Reduces the Influence of Big Money in Politics
- Combatting Secret Money and Election Interference (DISCLOSE Act and Honest Ads Act): Requires super PACs, 501(c)(4) groups, and other organizations spending money in elections to disclose donors and shuts down the use of transfers between organizations to cloak the identity of contributors. Ensures that political ads sold online have the same transparency and disclosure requirements as ads sold on TV, radio, and satellite.
- State Election Assistance & Innovation Fund: Establishes a self-sustaining fund to finance critical investments in state-led innovations for our democracy and election infrastructure. The fund is financed through an additional assessment paid on federal fines, penalties, and settlements for certain tax crimes and corporate malfeasance. States would be allotted an annual distribution for eligible democracy and election-related investments. States could select to access their full distribution or a partial distribution, or roll over their distribution for future use.
- Nonpartisan Oversight of Federal Election Law: Improves the ability of the Federal Election Commission to carry out oversight and enforcement responsibilities.
- Stopping Illicit Super PAC Coordination: Creates “coordinated spender” category to ensure single-candidate super PACs do not operate as arms of campaigns.
Combats Partisan Election Subversion
- Preventing State Election Subversion: Establishes federal protections to insulate nonpartisan state and local officials who administer federal elections from undue partisan interference or control.
- Protection of Election Records, Election Infrastructure, and Ballot Tabulation: Strengthens protections for federal election records and election infrastructure in order to protect the integrity and security of ballots and voting systems.
- Voter-Verified Paper Ballots, Reliable Audits, and Voting System Upgrades: Requires states to use voting systems that use paper ballots that can be verified by voters and to implement reliable post-election audits. Also provides grants for states to purchase new and more secure voting systems and make cybersecurity improvements.
- Non-Partisan Election Official Recruitment and Training: Tasks the Election Assistance Commission with developing model training programs to recruit a new generation of election workers and provides dedicated grants for training and recruitment.
- Comprehensive Voting System Security Protections: Puts in place election vendor cybersecurity standards, including standards for manufacturing and assembling voting machines, among other key security measures.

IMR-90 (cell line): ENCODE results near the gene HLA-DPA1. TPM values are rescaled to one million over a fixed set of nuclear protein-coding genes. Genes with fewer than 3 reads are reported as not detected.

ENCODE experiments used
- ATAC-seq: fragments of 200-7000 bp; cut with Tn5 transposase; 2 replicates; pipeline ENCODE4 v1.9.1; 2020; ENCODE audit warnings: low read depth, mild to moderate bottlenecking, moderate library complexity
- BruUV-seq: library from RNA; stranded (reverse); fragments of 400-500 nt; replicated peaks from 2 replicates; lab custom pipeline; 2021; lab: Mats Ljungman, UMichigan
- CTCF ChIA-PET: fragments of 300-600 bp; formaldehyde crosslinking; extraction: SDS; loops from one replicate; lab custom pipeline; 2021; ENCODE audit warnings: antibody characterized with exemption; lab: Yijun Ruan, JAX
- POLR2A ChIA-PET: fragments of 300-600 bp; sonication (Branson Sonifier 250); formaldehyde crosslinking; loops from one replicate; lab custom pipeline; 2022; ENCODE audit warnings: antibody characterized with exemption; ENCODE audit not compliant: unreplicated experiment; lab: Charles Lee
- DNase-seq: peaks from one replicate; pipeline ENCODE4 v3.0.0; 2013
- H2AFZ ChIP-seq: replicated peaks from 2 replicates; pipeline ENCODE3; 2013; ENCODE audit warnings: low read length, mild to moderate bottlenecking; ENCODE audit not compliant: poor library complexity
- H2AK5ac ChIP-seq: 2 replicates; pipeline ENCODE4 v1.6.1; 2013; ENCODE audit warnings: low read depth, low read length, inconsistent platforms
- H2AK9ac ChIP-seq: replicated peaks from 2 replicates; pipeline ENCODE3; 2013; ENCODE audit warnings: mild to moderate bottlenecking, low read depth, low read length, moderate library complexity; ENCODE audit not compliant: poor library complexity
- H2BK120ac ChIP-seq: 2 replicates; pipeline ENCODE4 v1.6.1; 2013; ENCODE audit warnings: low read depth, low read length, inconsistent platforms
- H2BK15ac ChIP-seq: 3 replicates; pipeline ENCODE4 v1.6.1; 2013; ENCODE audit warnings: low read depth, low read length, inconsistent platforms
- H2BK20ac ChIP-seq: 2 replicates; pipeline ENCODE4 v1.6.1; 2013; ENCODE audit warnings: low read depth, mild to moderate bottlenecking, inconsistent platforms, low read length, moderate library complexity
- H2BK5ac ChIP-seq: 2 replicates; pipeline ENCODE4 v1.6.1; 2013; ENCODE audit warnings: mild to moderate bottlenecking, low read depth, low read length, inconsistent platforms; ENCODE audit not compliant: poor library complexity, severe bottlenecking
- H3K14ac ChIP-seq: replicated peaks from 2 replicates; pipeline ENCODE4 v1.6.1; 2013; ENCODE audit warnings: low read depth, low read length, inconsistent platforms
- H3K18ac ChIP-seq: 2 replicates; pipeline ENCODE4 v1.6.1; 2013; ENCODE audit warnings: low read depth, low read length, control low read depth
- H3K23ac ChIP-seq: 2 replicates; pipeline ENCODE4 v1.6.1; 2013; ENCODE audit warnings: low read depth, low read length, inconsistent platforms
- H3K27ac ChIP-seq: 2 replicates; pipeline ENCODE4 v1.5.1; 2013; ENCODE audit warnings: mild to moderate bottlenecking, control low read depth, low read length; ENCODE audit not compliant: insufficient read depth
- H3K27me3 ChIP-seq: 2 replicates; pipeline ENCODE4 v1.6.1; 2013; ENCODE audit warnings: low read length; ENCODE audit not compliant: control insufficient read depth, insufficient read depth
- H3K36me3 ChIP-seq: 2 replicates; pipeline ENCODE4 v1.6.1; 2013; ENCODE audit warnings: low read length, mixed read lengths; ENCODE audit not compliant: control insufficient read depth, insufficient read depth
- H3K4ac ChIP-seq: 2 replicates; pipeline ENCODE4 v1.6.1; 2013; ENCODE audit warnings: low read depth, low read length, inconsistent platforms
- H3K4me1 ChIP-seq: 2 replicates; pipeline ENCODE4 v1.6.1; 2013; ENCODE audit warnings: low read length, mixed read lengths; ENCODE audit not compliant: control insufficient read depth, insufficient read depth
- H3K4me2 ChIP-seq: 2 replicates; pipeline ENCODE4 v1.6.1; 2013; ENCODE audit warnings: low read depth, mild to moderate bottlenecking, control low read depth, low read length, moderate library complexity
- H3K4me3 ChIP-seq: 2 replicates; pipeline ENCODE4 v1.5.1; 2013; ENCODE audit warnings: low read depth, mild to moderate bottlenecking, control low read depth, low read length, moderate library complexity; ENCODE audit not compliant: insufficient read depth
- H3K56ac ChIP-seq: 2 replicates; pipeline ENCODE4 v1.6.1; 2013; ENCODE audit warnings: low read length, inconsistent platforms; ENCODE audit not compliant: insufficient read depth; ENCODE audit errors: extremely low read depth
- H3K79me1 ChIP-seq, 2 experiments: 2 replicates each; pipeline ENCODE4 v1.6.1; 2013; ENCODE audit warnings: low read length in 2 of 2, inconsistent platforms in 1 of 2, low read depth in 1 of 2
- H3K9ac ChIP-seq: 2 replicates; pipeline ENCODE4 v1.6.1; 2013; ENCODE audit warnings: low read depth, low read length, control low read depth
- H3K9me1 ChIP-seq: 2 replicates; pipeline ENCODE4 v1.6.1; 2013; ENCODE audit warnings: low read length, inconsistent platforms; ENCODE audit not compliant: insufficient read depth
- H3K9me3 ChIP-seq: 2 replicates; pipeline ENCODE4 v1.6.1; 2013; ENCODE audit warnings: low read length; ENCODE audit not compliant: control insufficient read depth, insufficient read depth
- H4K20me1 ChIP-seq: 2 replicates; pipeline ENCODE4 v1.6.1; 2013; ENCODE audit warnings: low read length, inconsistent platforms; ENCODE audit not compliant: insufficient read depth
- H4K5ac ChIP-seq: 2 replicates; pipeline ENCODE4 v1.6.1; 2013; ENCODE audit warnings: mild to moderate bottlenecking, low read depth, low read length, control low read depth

- Establishing Duty to Report Foreign Election Interference: Creates a reporting requirement for federal campaigns to disclose certain foreign contacts.
What is the Declaration for American Democracy?
A Coalition of 240+ Member Organizations
The Declaration for American Democracy is an anti-oppression coalition working together to make the promise of democracy real for all of us.
We believe our democratic systems, institutions, and leaders must reflect, represent, and respect the diverse, multicultural nation that we are and have always been. For democracy to work for all of us, it must include all of us and address the deep systemic, institutional challenges that continue to block meaningful progress to this day. As America’s diversity continues to grow, so must our democracy.
Today our democracy faces crises on multiple fronts -- compounded by a deeply problematic history that has held us back from achieving an inclusive and equitable multiracial nation since our founding. Powerful corporations and wealthy special interests use their money and influence to shape public policy priorities. Extremist politicians are putting up deliberate barriers to block access to the ballot box and silence the voices of Black, Brown, Indigenous, Latinx, AAPI, low-income, LGBTQIA, disability, and other marginalized communities. State legislatures are manipulating Congressional maps to allow politicians to pick their voters and hoard power for their political parties. And our government has failed to respond after four years of a corrupt administration and Supreme Court decisions gutting voting rights protections and anti-corruption laws.
Working together, we are committed to passing national standards, including the Freedom to Vote Act, the John Lewis Voting Rights Advancement Act, and DC Statehood, to transform our political system and move our country closer to realizing the true promise of democracy. However, we will not be satisfied with any single reform and will continue to press for the structural changes necessary to rebalance power for the people and undo the historic harms that have barred communities that have been marginalized and denied political power since the founding of the United States.
We believe people of color, young people, people with disabilities, language minorities, and other historically disenfranchised communities should have equal access to the ballot and be equitably represented in government. We believe everyday people should have a stronger voice in elections than wealthy donors and special interests. And we believe our government should be transparent and accountable to the people.
Together we must ensure the freedom to vote is a fundamental American right and that the people -- regardless of our color, our background, or our zip code - hold the power, not the wealthy and corporations.
Therefore, we, the Declaration for American Democracy, are committed to working together to achieve this vision and model our values in how we work together. As a coalition, we will invest in each other and treat each other with respect. We will acknowledge and learn from our past, including the legacy of racism and white supremacy in our movement and democratic institutions. In decision making we will center Black, Brown, Indigenous, Latinx, AAPI, LGBTQIA, people with disabilities, language minorities, as well as other impacted communities. And we will invest in each other through professional development, collaborative grantmaking, and shared projects.